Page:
Part 3 is here.
Nuances are hard for people. We all prefer clear heroes and villains. The important questions, though, arise from the in-between places. Here are the points I want to make... you can draw your own conclusions.
-- I don't think Leapforce is the devil. I was, as I said, desperately grateful to be able to work for them. Leapforce work supported me through a financial desert that I honestly don't know how I would otherwise have crossed.
-- The desperate need I felt for an income made me willing to put up with just about any employment policy. I think that's true for a lot of people who make ends meet through online work in this economy.
-- Leapforce is a product of this era. I don't think it's worse than the average online employer, though my personal experience is limited. But Leapforce (and the Client-who-shall-not-be-named, otherwise known as Google) benefit from the fact that there are thousands of us out here in cyber-land, isolated, willing to take almost any job, completely replaceable and expendable. Crowd-sourced employment is worth taking a good look at, because it so easily enables employers to deny the humanity of workers.
-- I quit working for Leapforce because I knew there had to be some other way to earn a living that didn't place 100% of the power in the hands of the employer. I was (and still am, as of this morning) in good standing there, with access to all tasks and channels.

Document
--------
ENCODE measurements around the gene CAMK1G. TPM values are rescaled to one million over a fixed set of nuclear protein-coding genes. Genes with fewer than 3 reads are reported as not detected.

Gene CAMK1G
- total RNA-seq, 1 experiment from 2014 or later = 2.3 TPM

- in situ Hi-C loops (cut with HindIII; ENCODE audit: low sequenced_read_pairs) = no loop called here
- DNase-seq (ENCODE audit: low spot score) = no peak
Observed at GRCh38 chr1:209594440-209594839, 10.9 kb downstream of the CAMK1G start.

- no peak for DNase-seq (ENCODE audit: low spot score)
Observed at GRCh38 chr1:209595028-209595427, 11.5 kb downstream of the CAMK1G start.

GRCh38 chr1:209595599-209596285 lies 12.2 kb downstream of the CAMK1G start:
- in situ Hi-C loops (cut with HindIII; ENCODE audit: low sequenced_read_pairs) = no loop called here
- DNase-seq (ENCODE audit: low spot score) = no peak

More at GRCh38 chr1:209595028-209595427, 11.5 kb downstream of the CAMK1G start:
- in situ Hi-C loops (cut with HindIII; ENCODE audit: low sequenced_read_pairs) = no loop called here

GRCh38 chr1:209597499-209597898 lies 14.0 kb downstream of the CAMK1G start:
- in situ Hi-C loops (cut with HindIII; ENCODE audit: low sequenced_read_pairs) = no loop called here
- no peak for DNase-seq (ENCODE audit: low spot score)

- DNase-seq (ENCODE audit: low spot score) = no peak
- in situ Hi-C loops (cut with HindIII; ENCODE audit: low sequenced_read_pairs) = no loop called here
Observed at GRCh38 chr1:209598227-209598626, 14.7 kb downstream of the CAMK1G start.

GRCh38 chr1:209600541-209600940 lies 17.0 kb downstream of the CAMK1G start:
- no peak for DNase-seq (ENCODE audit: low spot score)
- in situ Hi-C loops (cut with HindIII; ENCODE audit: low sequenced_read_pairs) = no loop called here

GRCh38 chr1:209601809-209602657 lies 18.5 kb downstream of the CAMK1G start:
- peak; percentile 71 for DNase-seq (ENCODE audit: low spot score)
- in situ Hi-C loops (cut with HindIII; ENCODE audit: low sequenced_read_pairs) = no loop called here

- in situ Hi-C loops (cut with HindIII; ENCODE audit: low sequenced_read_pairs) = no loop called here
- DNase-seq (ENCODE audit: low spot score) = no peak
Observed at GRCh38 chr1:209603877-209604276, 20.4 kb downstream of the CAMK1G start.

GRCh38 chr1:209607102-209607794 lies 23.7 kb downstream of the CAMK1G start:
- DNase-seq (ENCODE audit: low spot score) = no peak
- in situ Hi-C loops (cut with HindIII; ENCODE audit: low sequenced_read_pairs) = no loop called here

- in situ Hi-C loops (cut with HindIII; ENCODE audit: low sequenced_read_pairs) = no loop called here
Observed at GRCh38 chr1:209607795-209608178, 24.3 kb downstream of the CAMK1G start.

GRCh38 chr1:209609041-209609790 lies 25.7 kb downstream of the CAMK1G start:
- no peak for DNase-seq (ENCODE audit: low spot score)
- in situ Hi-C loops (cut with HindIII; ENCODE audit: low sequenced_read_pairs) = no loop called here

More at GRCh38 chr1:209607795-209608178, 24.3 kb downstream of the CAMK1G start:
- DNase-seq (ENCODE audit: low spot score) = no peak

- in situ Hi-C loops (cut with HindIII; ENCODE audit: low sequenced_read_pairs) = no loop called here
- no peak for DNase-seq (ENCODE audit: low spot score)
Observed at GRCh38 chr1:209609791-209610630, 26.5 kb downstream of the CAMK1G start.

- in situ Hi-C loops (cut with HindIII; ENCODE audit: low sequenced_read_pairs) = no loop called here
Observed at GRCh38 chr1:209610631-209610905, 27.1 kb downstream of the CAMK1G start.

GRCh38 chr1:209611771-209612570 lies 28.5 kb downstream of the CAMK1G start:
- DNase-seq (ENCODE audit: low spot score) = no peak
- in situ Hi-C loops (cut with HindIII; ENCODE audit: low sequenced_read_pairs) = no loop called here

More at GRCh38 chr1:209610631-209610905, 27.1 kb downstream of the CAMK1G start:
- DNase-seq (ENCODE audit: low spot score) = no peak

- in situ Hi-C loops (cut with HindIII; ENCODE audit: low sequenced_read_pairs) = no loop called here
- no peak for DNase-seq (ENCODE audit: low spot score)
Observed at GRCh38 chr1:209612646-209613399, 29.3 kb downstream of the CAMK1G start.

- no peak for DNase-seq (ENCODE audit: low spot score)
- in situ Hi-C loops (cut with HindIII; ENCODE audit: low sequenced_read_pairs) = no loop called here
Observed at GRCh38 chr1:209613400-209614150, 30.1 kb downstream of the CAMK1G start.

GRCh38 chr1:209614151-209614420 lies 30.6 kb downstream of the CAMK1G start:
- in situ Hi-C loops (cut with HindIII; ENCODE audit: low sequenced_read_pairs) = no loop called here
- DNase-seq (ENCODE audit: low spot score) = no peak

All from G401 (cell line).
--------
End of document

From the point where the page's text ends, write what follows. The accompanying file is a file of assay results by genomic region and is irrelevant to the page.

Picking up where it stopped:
-- I still work online, I'm still somewhat expendable -- but at least online writing is straightforward. Success is clear, clients are happy, finicky guidelines are minimal. But online writing is no panacea; it's harder than Leapforce work to get started with, and you work for pennies while you learn the ropes. Maybe you have to love writing to do it profitably, but in any case it works well for me.
Leapforce Chat is, as I said, a crucial element of the job. It functions as an ongoing training resource and news conduit, water-cooler and source of random personal expression. The majority of Chat is occupied by news about who's got access to what sorts of tasks, and how everyone's work is going, and various practical details. When I refer to oppression, however, I mean the ongoing evidence of anxiety represented by such chat messages as these, pulled from a random hour:
- If I just got a "there will be no work for you today" message that would be great. Sitting around "hoping" is frustrating.
- I understand when there is a lack of tasks but when you read that some are getting 10-12 hours a day and you are getting zero it is confusing.
- Have you emailed support?
- Many times but I never get a response to my emails. I think they must go into someone's spam folder or something.
- I thought even being capped I would get some tasks now and then...
- Okay email sent. seems odd after my last review my task load is down. And the fact that all the (--) and (--) tasks disappeared....well that's weird.
- Just asked him. he says yeah he was removed from (---) project, but he wasn't sure what that meant. he says that he can't access any other projects, any chat channels, or anything.
One bit of nuts and bolts info for workers
Sometimes people worry about being terminated if they complete less than 200 tasks in a month. I'm only one individual, but my experience is that, after billing for 3 hours for December and zero hours for January, I'm still able to log in to tasks and I'm still getting Leapforce email bulletins about guidelines, tasks, etc.
Undoubtedly my access will be terminated soon. I suspect these blog posts will bring that day sooner rather than later. But if you're worried about a slow month, and you haven't gotten 200 tasks done, it's probably going to be OK. Leapforce will probably still love you.